Impact of moderate versus deep sedation on adenoma detection rate in index average-risk screening colonoscopies

      Background and Aims

      The debate between moderate sedation versus deep sedation for index average-risk screening colonoscopies is well known to gastroenterologists. Ensuring the best of all metrics to perform quality colonoscopies for colon cancer prevention is paramount for both patients and physicians alike, because colon cancer remains the leading cause of cancer death and is the most-used screening tool in the United States. The aim of this study was to determine if moderate sedation versus deep sedation affects outcomes of adenoma detection rate (ADR) or polyp detection rate (PDR) in index, average-risk colonoscopies for colon cancer screening.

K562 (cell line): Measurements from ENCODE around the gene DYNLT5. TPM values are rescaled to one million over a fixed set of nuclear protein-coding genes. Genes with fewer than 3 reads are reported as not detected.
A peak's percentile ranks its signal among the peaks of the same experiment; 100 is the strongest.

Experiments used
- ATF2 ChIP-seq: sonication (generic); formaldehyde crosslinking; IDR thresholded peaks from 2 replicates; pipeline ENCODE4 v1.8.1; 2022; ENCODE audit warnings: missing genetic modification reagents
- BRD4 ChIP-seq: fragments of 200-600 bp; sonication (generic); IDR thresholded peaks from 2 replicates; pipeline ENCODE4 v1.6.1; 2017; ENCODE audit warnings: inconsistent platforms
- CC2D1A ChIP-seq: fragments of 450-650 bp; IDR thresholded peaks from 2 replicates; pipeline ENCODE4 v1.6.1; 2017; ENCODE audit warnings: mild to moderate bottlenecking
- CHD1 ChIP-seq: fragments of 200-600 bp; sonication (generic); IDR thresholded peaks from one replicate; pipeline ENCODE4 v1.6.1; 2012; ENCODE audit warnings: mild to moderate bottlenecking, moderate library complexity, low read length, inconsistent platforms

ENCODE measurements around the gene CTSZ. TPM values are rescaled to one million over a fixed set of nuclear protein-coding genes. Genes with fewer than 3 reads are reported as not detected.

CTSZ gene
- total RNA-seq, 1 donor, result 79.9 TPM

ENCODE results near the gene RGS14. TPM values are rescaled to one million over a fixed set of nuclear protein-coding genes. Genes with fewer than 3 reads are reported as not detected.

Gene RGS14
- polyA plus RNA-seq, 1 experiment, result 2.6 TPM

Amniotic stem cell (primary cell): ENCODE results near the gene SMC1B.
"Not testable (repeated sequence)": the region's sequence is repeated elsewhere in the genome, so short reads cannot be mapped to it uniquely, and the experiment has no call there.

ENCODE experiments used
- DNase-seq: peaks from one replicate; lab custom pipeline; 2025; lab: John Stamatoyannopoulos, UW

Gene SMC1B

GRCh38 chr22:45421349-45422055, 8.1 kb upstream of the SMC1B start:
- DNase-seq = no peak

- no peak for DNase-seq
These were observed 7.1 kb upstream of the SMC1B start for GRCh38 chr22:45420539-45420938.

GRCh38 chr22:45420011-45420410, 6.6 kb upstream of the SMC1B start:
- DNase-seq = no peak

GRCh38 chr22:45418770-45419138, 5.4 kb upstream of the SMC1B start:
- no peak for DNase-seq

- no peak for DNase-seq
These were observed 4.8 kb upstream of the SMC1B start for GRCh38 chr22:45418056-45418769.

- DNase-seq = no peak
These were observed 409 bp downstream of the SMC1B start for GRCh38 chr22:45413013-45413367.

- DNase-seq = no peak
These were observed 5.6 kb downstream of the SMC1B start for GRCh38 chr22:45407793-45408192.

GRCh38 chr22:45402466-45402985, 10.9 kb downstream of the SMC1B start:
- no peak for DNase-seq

A retrospective, single, tertiary care outpatient center study of 585 healthy average-risk patients who underwent index screening colonoscopy between June 1, 2015 to December 31, 2015 (moderate sedation only) and June 1, 2016,to December 31, 2016 (deep sedation only) was performed after Institutional Review Board approval. Demographic data and polyp details were collected to determine ADR and PDR. Patients who were not average risk were excluded from the study.


      A total of 585 index average-risk screening colonoscopies were included in this study with 57.7% moderate sedation and 42.2% deep sedation. Neither ADR nor PDR was significantly different between the 2 groups (44.1% vs 38.5% [P = .18] and 71.9% vs 67.6% [P = .27], respectively).


      In index average-risk screening colonoscopies, deep sedation appears to have no benefit compared with moderate sedation for ADR and PDR.


      ADR (adenoma detection rate), PDR (polyp detection rate)
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